Entries Tagged 'Content marketing' ↓
February 19th, 2014 — Content marketing, Content writer
Before I answer that, I want you to think about content.
What is it?
Well, as far as I can tell there are 2 types:
- Sales content – website copy, brochure content, emails etc.
- Marketing content – blogs, articles, case studies etc.
Not really, but that doesn’t stop most people from deciding one is worth investing in and the other isn’t.
It’s a given that your website copy, brochure content, email marketing etc., should be professionally written because they are key to converting readers into customers.
Most companies see that as a worthwhile investment, but when it comes to content generation things seem to change.
You already know that to be an effective online marketer you need to produce content regularly.
What you may not know is that content must be what your customers want to read. So we’re not talking about press releases that talk about your latest achievements, plugs for your latest product or service thinly disguised as blog posts, or self-serving social media updates.
Peanuts don’t make prizes
The cheapest way to get a continuous supply of content for your business is to create it in-house.
That’s great if you happen to have some very talented writers on your payroll. But not every company has that resource.
There are companies out there that will generate loads of content for you for peanuts.
Only if you want generic, low quality articles that won’t enhance your reputation.
“But I only need it for the search engines.”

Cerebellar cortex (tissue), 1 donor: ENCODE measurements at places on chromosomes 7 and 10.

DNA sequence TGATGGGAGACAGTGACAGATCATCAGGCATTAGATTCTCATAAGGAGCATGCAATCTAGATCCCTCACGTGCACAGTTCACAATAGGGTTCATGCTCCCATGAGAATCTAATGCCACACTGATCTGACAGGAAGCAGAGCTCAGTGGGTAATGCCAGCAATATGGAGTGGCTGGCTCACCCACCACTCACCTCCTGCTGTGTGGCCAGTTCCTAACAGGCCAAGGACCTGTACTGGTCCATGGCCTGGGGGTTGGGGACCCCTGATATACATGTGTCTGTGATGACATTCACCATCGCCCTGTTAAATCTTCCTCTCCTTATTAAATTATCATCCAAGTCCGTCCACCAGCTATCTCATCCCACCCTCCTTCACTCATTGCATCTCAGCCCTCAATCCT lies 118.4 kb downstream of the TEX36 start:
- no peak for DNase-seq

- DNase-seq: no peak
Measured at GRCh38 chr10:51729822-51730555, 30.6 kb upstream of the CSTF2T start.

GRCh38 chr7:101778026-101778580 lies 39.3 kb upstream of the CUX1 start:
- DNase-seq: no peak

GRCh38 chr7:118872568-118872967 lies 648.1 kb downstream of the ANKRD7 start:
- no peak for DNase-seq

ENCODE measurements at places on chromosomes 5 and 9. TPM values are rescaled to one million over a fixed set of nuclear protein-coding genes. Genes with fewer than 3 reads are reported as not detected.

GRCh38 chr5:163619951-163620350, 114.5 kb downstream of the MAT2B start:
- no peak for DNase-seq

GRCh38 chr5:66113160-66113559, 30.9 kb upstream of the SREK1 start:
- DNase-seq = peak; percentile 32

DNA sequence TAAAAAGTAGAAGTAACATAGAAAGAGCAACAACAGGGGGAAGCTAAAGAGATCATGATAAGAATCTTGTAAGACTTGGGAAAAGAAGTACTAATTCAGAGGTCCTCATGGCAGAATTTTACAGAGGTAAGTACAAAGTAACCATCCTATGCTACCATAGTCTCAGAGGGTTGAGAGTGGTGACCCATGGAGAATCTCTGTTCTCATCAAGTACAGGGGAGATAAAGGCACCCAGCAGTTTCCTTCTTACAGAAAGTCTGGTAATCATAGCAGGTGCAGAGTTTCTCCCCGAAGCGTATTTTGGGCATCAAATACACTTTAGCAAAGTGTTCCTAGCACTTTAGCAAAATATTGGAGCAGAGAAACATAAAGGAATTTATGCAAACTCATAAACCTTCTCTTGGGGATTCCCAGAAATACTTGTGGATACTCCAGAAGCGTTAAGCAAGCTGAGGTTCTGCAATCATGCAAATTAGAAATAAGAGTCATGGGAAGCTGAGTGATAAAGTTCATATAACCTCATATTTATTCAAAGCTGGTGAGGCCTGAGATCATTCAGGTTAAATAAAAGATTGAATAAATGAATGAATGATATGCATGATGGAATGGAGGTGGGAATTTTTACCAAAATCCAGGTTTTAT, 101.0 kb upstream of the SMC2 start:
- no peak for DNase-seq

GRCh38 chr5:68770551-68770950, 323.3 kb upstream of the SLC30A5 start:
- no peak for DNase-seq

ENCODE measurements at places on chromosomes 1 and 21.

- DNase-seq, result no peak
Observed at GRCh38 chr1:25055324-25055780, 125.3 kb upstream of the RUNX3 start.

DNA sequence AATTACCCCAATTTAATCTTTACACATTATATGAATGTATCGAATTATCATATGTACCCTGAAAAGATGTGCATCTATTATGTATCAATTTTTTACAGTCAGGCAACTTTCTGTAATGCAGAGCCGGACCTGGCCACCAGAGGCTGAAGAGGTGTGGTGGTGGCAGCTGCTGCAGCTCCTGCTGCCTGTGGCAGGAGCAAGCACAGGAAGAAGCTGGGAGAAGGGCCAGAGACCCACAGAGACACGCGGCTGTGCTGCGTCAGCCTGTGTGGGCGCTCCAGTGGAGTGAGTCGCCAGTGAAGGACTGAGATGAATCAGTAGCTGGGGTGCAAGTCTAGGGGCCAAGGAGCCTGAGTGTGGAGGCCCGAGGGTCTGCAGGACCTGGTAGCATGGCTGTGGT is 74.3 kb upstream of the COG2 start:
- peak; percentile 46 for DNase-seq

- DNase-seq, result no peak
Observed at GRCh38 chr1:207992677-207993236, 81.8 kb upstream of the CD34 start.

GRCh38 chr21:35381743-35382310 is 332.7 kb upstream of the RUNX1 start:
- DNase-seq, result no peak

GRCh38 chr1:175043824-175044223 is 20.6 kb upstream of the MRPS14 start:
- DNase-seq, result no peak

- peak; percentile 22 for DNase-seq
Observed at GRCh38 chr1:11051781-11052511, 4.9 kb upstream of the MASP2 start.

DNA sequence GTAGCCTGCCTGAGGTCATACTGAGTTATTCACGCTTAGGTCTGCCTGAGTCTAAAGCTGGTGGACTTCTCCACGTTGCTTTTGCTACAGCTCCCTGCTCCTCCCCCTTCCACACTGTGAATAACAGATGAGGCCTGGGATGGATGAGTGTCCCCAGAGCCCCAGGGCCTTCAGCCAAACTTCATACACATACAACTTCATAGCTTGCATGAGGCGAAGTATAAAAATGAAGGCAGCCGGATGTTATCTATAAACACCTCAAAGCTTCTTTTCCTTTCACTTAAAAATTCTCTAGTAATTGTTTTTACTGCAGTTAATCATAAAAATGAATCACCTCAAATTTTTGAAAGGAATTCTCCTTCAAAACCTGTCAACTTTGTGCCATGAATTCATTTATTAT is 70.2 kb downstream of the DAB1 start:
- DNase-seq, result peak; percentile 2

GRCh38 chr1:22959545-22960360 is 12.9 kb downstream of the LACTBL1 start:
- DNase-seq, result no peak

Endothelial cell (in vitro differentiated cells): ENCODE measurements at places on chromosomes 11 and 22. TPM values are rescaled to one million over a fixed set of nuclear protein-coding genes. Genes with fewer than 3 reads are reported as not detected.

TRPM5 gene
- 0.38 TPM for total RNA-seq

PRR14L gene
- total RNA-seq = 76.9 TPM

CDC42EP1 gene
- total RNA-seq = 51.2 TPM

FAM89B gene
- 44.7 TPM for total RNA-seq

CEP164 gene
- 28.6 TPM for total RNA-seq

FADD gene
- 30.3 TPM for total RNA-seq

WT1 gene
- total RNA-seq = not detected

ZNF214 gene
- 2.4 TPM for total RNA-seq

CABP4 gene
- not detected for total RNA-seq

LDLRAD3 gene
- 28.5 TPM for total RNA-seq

If that’s your attitude, you’ve missed the point of content marketing completely.
Today, marketing isn’t about “hey, this is what we sell, this is how to get in touch with us, so buy, buy, buy.”
Now your customers want more; they want to build a relationship with you, get to know you and feel as though they can trust you. They want to talk to you, engage with you and have a bit of banter.
That’s right – marketing is now a two way street.
The blogs and articles that you once thought unimportant (because they’re just for the search engines) are hugely important. They are what make or break your brand’s reputation.
If you publish low quality generic articles, people won’t become engaged with your brand so they won’t buy.
But if you publish high quality content that’s useful, they’ll lap it up.
You see, content is content whichever way you look at it. If you pay peanuts for it, it will fail.
Author: Sally Ormond – Briar Copywriting
January 22nd, 2014 — Content marketing
The question of whether you should be getting involved with content marketing is rather passé – if you’re not involved, you’re missing out.
Content marketing is an essential element for all businesses, which is why it’s important you understand how you must get involved and the type of content you need to be generating.
It’s never been more important to listen to your audience. Just pushing stuff at them won’t get you anywhere; they’re far too canny to fall for that. Today’s audiences demand more, a fact reflected in these incredible stats compiled by Michael Brenner (b2bmarketinginsider.com).
- 27,000,000 pieces of content are shared each day. ~ AOL / Nielsen
- 60% of the buyer journey is complete before prospects reach out to vendors. ~ The Corporate Executive Board (CEB)
- Emotional marketing messages are twice as effective as promotional ones. ~ CEB
- 60-70% of B2B marketing content goes unused. ~ Sirius Decisions
- 10% of website’s content drives 90% of the traffic. ~ InboundWriter
- 0.5% of a website’s content drives more than 50% of its traffic. ~ InboundWriter
- 78% of CMOs think content is the future of marketing. ~ Demand Metric
- The average attention span has dropped from 12 seconds in 2000 to 8 seconds. ~ Statistic Brain
- The average attention span of a goldfish is 9 seconds. ~ Statistic Brain
- The average office worker checks their email 30 times and hour. ~ Statistic Brain
- The number of web searches on the term “Content Marketing” is up 400% since January 2011. ~ Google Trends
- 93% of B2B Marketers use content marketing. ~ CMI / MarketingProfs